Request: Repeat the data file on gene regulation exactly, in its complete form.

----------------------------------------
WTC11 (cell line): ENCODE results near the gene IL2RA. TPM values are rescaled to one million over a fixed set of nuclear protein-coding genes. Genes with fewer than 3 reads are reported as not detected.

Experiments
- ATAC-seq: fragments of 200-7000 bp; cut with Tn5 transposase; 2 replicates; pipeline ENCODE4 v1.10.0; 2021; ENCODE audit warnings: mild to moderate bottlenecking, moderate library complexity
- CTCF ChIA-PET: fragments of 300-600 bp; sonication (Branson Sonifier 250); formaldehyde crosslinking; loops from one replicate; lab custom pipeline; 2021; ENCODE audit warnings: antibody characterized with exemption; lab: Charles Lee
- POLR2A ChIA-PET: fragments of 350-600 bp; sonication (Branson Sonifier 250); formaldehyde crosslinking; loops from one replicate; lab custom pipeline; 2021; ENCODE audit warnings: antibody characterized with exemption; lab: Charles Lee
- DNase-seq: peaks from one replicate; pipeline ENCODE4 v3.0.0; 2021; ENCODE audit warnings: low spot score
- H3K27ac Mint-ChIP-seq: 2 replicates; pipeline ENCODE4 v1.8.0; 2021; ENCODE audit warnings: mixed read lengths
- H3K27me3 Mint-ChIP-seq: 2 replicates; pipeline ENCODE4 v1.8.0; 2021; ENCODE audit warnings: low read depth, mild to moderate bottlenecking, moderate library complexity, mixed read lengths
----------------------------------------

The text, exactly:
WTC11 (cell line): ENCODE results near the gene IL2RA. TPM values are rescaled to one million over a fixed set of nuclear protein-coding genes. Genes with fewer than 3 reads are reported as not detected.

Experiments
- ATAC-seq: fragments of 200-7000 bp; cut with Tn5 transposase; 2 replicates; pipeline ENCODE4 v1.10.0; 2021; ENCODE audit warnings: mild to moderate bottlenecking, moderate library complexity
- CTCF ChIA-PET: fragments of 300-600 bp; sonication (Branson Sonifier 250); formaldehyde crosslinking; loops from one replicate; lab custom pipeline; 2021; ENCODE audit warnings: antibody characterized with exemption; lab: Charles Lee
- POLR2A ChIA-PET: fragments of 350-600 bp; sonication (Branson Sonifier 250); formaldehyde crosslinking; loops from one replicate; lab custom pipeline; 2021; ENCODE audit warnings: antibody characterized with exemption; lab: Charles Lee
- DNase-seq: peaks from one replicate; pipeline ENCODE4 v3.0.0; 2021; ENCODE audit warnings: low spot score
- H3K27ac Mint-ChIP-seq: 2 replicates; pipeline ENCODE4 v1.8.0; 2021; ENCODE audit warnings: mixed read lengths
- H3K27me3 Mint-ChIP-seq: 2 replicates; pipeline ENCODE4 v1.8.0; 2021; ENCODE audit warnings: low read depth, mild to moderate bottlenecking, moderate library complexity, mixed read lengths